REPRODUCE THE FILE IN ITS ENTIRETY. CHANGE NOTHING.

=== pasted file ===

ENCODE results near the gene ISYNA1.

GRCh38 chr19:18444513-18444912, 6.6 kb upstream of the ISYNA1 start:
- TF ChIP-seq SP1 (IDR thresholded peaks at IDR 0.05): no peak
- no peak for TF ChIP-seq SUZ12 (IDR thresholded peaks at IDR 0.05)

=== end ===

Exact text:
ENCODE results near the gene ISYNA1.

GRCh38 chr19:18444513-18444912, 6.6 kb upstream of the ISYNA1 start:
- TF ChIP-seq SP1 (IDR thresholded peaks at IDR 0.05): no peak
- no peak for TF ChIP-seq SUZ12 (IDR thresholded peaks at IDR 0.05)